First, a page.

Increase aid for lone soldiers after IDF service, MKs urge

There are currently 3,687 lone immigrant soldiers in the IDF, and 1,200-1,400 enlist each year.

June 6, 2016 16:23
3 minute read.
jordan valley idf

An IDF soldier stands guard during a tour made by Israeli parliament members in the Jordan Valley [File]. (photo credit: REUTERS)


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A third of all immigrant lone soldiers who want to stay in Israel leave because they struggle financially, but increased government aid could encourage more of them to stay, MKs in the Caucus for Lone Soldiers said Monday.

A report by the Knesset’s Research and Information Center found that half of lone immigrant soldiers – meaning IDF soldiers who have no immediate family in Israel – choose to leave Israel immediately after their service. Of the half that choose to stay in Israel, another third leave within a short time of finishing their IDF service.

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There are currently 3,687 lone immigrant soldiers in the IDF, and 1,200-1,400 enlist each year.

During their IDF service, lone soldiers receive help in paying rent and buying basic items. But upon completing their service, they do not receive any more aid from the Defense Ministry than other soldiers as they begin their lives in a new country without family.

David Feldman, a former lone soldier from Los Angeles who remained in Israel after being demobilized, explained “Israelis leave the army to a warm home with food, Internet and a family. That gives them the opportunity to save money to study, to go on trips, whatever they want.

“For lone soldiers, our journey in Israel only begins the day we finish our service,” he added. “The second we are done, there is no more money for rent, no more mess room, no more clothes – we can’t wear our uniforms anymore – and we don’t have our closest friends, because the army was our whole lives.”

Caucus co-chairman MK Itzik Shmuly (Zionist Union) called for a “new contract” between the state and lone soldiers. “You gave us three years, on you, and we’ll give you three years, on us.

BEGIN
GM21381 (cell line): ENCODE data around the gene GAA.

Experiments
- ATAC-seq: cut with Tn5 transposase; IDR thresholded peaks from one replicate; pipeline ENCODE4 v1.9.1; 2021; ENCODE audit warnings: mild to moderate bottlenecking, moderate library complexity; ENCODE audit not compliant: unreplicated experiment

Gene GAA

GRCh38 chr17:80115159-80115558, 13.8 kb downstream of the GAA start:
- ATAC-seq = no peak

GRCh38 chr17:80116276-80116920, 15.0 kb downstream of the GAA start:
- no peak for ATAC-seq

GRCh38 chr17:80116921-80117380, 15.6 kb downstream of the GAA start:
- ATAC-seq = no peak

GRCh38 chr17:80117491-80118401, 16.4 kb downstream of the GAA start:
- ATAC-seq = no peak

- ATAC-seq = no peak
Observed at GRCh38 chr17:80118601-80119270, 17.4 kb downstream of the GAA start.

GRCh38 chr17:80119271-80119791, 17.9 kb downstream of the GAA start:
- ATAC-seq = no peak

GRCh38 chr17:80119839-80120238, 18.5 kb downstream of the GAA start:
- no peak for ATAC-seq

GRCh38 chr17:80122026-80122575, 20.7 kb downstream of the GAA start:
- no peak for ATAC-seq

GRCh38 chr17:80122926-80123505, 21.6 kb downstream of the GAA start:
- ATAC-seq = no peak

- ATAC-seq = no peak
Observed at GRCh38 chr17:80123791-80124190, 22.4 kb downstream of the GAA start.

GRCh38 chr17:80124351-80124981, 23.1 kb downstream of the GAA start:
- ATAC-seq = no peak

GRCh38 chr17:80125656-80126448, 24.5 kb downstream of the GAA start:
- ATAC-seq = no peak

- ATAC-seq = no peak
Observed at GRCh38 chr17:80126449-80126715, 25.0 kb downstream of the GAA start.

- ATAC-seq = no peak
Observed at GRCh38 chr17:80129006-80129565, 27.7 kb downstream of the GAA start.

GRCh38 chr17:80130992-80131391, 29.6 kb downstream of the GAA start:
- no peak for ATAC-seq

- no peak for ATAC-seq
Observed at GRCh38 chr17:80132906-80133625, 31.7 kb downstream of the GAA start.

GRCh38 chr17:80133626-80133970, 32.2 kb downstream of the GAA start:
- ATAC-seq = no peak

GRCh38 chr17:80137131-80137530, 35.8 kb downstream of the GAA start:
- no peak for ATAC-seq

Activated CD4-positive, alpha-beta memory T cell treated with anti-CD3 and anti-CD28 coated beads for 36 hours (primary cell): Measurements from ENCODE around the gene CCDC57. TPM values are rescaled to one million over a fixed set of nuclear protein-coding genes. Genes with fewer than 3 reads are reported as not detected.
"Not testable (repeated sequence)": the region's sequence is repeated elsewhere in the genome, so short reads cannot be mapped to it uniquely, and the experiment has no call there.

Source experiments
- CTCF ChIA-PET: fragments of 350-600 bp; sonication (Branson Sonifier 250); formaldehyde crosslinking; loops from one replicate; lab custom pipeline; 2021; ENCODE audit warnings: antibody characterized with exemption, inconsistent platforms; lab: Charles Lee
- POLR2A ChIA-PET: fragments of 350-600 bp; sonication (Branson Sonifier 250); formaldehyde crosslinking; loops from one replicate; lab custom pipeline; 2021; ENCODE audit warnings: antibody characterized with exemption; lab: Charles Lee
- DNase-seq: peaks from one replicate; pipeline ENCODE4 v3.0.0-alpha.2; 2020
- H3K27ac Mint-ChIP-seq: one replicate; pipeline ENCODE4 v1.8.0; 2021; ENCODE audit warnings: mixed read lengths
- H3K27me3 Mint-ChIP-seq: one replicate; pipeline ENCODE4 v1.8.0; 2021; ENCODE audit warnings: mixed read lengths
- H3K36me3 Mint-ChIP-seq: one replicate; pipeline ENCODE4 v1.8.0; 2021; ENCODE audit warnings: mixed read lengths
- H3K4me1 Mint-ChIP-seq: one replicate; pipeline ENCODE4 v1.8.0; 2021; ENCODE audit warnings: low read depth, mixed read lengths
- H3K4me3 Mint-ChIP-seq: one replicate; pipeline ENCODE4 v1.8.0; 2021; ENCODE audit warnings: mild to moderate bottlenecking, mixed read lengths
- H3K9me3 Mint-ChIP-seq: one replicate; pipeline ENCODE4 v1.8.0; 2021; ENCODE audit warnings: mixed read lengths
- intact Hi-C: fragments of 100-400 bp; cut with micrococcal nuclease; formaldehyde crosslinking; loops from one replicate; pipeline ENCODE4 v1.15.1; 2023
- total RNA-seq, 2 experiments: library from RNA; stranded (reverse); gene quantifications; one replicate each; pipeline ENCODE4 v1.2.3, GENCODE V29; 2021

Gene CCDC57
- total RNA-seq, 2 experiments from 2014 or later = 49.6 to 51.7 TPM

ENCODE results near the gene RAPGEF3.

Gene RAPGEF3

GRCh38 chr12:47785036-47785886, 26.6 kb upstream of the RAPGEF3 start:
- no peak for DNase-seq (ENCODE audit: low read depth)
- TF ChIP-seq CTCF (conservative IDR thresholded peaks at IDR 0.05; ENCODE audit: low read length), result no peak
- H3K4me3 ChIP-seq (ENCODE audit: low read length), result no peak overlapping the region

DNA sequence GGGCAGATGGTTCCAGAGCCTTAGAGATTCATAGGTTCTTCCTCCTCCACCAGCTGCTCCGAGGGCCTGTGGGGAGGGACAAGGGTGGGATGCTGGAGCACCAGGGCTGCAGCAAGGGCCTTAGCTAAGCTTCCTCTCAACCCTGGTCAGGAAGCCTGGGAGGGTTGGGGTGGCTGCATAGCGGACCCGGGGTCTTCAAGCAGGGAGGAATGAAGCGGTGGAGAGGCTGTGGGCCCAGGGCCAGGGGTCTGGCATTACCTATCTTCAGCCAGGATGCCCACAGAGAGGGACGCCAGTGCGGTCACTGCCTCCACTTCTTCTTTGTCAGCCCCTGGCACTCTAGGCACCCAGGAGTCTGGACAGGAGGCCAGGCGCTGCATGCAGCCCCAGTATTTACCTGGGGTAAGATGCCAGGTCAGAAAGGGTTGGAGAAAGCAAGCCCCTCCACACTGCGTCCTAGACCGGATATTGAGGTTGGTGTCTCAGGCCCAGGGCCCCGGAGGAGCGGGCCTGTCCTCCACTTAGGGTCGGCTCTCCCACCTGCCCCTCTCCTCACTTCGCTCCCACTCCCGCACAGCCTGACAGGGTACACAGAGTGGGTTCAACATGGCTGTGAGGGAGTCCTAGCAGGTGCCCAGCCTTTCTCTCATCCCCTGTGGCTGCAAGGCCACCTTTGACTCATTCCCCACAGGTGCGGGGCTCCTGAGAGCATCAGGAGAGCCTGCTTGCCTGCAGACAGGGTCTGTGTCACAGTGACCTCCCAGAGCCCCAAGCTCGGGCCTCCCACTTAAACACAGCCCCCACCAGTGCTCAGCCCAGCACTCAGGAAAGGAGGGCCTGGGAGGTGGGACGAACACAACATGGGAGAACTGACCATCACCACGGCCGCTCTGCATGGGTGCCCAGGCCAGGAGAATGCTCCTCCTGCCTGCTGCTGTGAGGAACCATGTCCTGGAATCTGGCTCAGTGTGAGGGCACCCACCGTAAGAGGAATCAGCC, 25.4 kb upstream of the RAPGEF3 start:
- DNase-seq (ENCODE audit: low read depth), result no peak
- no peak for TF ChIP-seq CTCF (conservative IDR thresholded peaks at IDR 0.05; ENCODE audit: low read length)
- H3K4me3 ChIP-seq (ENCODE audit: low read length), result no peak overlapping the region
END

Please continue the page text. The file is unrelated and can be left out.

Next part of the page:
“When we see the people of Israel go to a lone soldier’s funeral, we see how special our nation is and how much solidarity we have,” Shmuly continued, referring to the tens of thousands who went to the funerals of lone soldiers in 2014’s Operation Protective Edge, “but we need to ask ourselves what we do routinely, and not just when there is an emergency.”

Caucus co-chairman MK Michael Oren (Kulanu), himself a former lone soldier, said that he has met many immigrant soldiers who do not know their rights after finishing their service.

“They don’t stay in Israel, even though they’re an asset for us. They are young Jews from around the world who, for reasons of Zionism, volunteer to defend our homeland and in combat units. We must take responsibility for their integration in Israeli society,” he stated.

Oren called for an office to be created to help lone soldiers who finish their service.

Caucus co-chairwoman MK Aliza Lavie (Yesh Atid) called for “strategic thinking” about how to solve the problem.

At the caucus meeting the MKs honored Lt.-Col. Tzvika Levy (res.), the “father of lone soldiers,” who over the past 25 years has helped more than 20,000 lone soldiers find housing on kibbutzim and otherwise mentored them.

The caucus decided to recommend that Levy be awarded the Israel Prize in recognition of his work.

Shmuly said of Levy, “There is a vacuum in the issue of lone soldiers, and a special force, the force of one man, entered that vacuum. You represent the values of solidarity and giving. Israel, in the few years of its existence, is a wonder, because of people like you.”

Kibbutz Movement secretary-general Nir Meir, who is currently abroad, sent Levy a message of appreciation, saying he did his life’s work within the Kibbutz Movement by placing thousands of soldiers in more than 150 kibbutzim, providing “a warm and loving home during their IDF service.”

“Tzvika brought in all IDF units and their commanders and the Defense Ministry with his volunteering spirit for those who contribute to the state,” Meir stated.

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